Better ways to balance state budget than stock transfer tax
Letter to the Editor
The editorial “Cure for New York's deficits,” June 21, asserts preserving essential services during the current financial crisis requires raising taxes, specifically reinstating the stock transfer tax. The reality is the state has several options to improve its fiscal outlook without implementing this anti-competitive tax.
The State provides needed funding for essential services such as education, health care and infrastructure, but its methods of allocating funding can be inefficient or even wasteful. For example, the state provides $1.6 billion in aid to school districts with more than enough local resources to fund a sound, basic education and spends $4.4 billion in economic development that has demonstrated little impact, particularly in upstate communities. This spending can be curtailed without hurting essential services.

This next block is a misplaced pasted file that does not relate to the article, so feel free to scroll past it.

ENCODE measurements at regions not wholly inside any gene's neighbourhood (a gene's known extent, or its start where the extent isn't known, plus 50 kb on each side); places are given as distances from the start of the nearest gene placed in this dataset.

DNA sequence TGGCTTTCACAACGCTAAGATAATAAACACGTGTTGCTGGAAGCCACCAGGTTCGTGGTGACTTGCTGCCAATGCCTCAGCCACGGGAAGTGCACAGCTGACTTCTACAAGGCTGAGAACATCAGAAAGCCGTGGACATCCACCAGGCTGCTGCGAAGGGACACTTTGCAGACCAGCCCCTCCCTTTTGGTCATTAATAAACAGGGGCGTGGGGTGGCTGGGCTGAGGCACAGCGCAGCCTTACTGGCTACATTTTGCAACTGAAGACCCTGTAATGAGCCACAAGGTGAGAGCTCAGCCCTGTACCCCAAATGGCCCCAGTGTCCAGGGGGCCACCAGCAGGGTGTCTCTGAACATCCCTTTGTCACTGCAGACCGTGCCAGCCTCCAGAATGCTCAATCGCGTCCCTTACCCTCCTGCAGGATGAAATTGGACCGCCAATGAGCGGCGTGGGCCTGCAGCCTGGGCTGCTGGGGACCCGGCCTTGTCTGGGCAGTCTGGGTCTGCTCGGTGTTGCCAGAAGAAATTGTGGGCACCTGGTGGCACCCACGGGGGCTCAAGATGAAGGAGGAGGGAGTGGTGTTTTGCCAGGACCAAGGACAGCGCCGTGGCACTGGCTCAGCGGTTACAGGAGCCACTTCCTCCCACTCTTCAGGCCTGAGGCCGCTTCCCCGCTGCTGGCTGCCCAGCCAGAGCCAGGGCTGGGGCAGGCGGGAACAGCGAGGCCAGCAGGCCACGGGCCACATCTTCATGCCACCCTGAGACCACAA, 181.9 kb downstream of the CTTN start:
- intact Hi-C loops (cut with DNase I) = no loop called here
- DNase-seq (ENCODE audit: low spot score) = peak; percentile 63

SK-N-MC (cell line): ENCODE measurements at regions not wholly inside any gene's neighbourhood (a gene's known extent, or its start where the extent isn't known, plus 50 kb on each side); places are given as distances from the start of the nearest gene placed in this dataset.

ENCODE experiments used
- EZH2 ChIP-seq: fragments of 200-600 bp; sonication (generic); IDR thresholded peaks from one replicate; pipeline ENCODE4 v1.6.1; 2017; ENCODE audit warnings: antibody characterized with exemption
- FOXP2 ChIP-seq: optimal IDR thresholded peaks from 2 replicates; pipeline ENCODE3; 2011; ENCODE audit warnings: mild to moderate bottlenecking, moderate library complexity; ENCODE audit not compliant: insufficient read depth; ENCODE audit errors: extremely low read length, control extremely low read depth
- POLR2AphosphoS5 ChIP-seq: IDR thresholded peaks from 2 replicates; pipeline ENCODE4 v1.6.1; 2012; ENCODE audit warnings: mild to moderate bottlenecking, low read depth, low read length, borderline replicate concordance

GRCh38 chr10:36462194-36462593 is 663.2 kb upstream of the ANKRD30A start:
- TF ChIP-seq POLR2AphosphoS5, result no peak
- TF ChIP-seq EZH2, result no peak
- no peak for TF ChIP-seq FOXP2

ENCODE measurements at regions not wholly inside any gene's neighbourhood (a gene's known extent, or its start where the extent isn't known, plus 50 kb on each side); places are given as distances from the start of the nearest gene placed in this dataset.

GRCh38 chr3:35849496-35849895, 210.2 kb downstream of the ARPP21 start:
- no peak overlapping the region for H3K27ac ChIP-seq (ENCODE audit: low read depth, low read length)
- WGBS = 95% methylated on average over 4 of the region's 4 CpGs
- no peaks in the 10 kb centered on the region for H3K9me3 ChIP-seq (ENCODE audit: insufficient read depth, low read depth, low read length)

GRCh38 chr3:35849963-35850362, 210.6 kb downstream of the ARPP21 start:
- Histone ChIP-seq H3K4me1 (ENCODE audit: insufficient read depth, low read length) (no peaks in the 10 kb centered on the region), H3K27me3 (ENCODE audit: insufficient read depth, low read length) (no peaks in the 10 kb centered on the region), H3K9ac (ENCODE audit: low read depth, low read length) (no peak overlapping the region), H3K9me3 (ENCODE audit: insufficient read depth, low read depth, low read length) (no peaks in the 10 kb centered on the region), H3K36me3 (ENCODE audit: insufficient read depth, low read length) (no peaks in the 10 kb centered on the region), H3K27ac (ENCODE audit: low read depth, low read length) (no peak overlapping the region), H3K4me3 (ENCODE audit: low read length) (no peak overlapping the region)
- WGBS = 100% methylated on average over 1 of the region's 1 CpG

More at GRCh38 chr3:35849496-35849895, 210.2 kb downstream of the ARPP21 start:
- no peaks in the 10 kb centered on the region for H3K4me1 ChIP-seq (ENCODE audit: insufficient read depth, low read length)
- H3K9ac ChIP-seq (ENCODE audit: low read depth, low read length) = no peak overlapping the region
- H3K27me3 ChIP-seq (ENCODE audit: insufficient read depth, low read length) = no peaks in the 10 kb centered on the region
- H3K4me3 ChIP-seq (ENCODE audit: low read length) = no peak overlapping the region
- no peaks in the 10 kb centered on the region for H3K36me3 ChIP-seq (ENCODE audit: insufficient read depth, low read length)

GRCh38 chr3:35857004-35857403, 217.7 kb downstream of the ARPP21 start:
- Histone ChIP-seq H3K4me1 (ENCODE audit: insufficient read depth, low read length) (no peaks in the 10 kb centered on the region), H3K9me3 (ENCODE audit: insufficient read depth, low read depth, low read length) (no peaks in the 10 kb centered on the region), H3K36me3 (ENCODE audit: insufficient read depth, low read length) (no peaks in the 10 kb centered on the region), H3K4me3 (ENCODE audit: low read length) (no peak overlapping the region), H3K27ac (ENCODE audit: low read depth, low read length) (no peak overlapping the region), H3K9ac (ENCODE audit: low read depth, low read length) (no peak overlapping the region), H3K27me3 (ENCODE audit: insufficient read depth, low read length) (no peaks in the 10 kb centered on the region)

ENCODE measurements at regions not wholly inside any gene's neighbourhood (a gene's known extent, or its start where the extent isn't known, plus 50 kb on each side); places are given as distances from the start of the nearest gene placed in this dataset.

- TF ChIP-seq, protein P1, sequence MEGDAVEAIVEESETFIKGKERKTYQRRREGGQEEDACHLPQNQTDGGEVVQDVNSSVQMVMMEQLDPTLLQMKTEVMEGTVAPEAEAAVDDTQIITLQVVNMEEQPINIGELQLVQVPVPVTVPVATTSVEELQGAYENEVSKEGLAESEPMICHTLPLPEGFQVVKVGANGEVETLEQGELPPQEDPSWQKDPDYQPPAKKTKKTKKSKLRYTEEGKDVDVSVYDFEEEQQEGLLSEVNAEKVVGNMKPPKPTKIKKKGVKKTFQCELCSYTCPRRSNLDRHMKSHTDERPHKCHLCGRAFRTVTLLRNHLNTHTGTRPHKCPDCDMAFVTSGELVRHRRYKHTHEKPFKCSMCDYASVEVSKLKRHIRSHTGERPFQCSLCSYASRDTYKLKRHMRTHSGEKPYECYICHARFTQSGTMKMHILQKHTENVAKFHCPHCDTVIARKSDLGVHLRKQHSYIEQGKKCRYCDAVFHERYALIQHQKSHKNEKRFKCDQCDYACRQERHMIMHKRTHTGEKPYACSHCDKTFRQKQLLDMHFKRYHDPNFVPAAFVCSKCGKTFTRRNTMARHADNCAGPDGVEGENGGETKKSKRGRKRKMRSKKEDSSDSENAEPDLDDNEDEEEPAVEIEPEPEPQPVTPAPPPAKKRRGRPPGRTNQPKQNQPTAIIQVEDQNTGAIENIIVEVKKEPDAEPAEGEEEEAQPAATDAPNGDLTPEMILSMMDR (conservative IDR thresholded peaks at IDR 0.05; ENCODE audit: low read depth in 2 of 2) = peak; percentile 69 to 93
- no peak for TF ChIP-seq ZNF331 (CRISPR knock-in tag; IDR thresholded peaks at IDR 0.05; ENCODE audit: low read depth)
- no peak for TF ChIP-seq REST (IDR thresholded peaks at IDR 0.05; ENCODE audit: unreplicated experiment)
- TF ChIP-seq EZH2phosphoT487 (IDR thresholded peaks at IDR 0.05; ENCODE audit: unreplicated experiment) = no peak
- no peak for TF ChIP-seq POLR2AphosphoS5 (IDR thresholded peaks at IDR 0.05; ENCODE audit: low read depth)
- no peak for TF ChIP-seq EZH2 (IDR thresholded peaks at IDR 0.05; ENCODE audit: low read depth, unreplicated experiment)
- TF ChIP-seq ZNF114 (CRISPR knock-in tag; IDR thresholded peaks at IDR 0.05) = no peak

The state has other options to balance its budget. These include $3.5 billion in rainy day funds, the ability to finance $3 billion in capital investments through bonds instead of cash, and strategically chosen tax revenues, such as delaying the Jan. 1, 2021 personal income tax cut and suspending the sales tax exemption on clothing, which could be a reasonable part of a sustainable, comprehensive and balanced package.
Such options are far preferable to implementing a stock transfer tax, which is unlikely to yield much revenue. Transfers can easily be conducted out of state, and businesses may opt to shift related staff there, too. Also, one proposal that would impose the tax on every trade initiated by a New Yorker would impact retirement and college savings accounts, too.